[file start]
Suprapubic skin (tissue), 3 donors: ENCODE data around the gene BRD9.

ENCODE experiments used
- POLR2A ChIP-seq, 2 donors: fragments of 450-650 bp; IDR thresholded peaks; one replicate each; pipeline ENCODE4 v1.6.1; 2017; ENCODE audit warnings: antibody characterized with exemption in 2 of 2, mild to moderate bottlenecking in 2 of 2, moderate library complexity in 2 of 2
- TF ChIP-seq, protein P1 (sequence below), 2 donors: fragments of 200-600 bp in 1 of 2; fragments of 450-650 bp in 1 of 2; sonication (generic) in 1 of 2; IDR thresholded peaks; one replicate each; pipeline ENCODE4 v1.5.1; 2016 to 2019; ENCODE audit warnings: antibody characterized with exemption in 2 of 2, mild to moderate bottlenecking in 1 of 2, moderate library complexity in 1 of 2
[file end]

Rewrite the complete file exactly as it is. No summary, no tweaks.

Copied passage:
Suprapubic skin (tissue), 3 donors: ENCODE data around the gene BRD9.

ENCODE experiments used
- POLR2A ChIP-seq, 2 donors: fragments of 450-650 bp; IDR thresholded peaks; one replicate each; pipeline ENCODE4 v1.6.1; 2017; ENCODE audit warnings: antibody characterized with exemption in 2 of 2, mild to moderate bottlenecking in 2 of 2, moderate library complexity in 2 of 2
- TF ChIP-seq, protein P1 (sequence below), 2 donors: fragments of 200-600 bp in 1 of 2; fragments of 450-650 bp in 1 of 2; sonication (generic) in 1 of 2; IDR thresholded peaks; one replicate each; pipeline ENCODE4 v1.5.1; 2016 to 2019; ENCODE audit warnings: antibody characterized with exemption in 2 of 2, mild to moderate bottlenecking in 1 of 2, moderate library complexity in 1 of 2